Saturday, May 28, 2016

Baking Bread, Learning Torah

Parashat Behukotai 5776

Lag BaOmer has passed. The air is clear and a glimpse of Sinai is visible on the horizon. Two weeks from tonight, with God’s help, we will reach it.

“If you follow My laws and faithfully observe My commandments” (Leviticus 26:3) – Rashi interprets this verse to mean that we should labor in Torah in order to preserve and keep it.

At Mount Sinai, the Eternal revealed Godself to God's people and gave us the Torah. According to the tradition (TB Shevuot 39b) we were all witnesses to that event; that said, we still do not agree about what happened – or did not happen – on that day. Even the written Torah contains different and contradictory[1] accounts of speech, [2] thunder and a variety of pyrotechnics but also a soft murmuring sound (I Kings 19:12), kametzalef אָah. [3]

Yet many Shabbat mornings, we stand in front of the open ark while a Bnai Mitzvah teacher reads: “Moses received Torah on Sinai, and transmitted it to Joshua and Joshua to the elders, etc. (Pirkei Avot 1:1) ending with the name of a new Bar or Bat Mitzvah and then passes the scroll to the family’s generations. The reception of Torah that began at Sinai (perhaps even before) continues today and will continue until the end of time, as long as we continue to study, to teach, to explicate and to observe. By learning Torah, we express our acceptance of and connection to it. If we want to be an active part of the Jewish tradition, to renew it and transmit it to the next generation, we must take our own Torah study with appropriate seriousness.

Therefore, I would like to share with you my personal perspective on learning Torah. The following midrash is part of a work in progress; it incorporates traditional midrashim, modern scholarship and my own thoughts.

Rabbi Jakob J. Petuchowski[4] wrote that “Torah from heaven” should be understood like “bread from the earth.” Actual bread has never sprung nutritious and tasty from the earth. As Ben Zoma would say: “How much labor must a person invest before eating bread: plowing, sowing, harvesting, bundling, winnowing, sorting, grinding, kneading and baking. Only then can the bread be eaten” (TB Berakhot 58a).

Land, seed and water represent the sounds, lightning and kametz–alef–ah of Sinai. [5] 


Baking bread – for which we thank God – requires a significant amount of human labor, labor in which many participate. Even someone who bakes bread at home, buys the flour at the end of a long chain of production and supply. Very few people grind their own flour, and an even smaller number grow wheat for home consumption. Everyone works on the basis of the knowledge developed by our ancestors throughout the centuries, with roots reaching back to ancient Egypt from where we have our earliest evidence of leavened bread. [6]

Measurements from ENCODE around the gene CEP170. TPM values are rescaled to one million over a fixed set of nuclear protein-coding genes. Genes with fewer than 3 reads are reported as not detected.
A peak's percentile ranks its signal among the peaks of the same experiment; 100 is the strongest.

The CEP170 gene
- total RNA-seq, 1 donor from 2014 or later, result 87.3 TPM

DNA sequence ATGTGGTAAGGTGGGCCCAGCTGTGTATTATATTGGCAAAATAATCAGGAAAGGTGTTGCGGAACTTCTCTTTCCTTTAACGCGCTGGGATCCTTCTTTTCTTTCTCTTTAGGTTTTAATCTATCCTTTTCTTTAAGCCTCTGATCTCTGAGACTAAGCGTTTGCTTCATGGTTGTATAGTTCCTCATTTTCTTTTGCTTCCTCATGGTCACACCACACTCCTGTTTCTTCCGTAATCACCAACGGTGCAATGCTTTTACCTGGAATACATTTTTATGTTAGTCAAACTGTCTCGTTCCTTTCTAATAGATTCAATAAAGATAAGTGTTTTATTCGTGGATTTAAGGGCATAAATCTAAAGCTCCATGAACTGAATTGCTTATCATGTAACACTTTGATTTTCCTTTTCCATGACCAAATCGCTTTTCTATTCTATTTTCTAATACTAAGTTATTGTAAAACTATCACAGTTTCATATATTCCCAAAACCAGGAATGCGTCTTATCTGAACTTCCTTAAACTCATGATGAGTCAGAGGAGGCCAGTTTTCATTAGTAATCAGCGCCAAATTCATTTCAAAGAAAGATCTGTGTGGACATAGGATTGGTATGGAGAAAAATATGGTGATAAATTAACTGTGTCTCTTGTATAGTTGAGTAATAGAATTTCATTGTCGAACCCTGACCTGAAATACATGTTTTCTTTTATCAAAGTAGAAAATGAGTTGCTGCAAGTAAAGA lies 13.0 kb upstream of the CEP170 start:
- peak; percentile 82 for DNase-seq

This applies to learning Torah as well. Moses and the Israelites who left Egypt absorbed sounds, lightning and kametz–alef–ah at Sinai and began processing these materials until Torah emerged. Revelation provided raw materials, but these could not nourish the people in that state. [7] Only a complex process of mutual, long-term cooperation can bring Torah into the world.

Eating matza on Passover symbolizes the initial break from Egypt, and is also simple like the cereal fed to young babies. But nourished on cereal alone, a baby cannot grow to healthy adulthood. Total disconnection from life experience and world culture leads to a thin, weak Torah. After a transition period, the manna ceased, the people entered the land and real adult life began.

After Passover, I took a small amount of the special flour for baking matzah that remained, and added water, stirred it and left it, not for 18 minutes but for 36 hours. Then I continue to process the batter and build (that’s the jargon) a new starter, on the basis of written Torah I received from expert teachers[8] who came before me, and my own accumulated experience. The building process requires adding, stirring, removing, and waiting; and then repeating the process, time and again.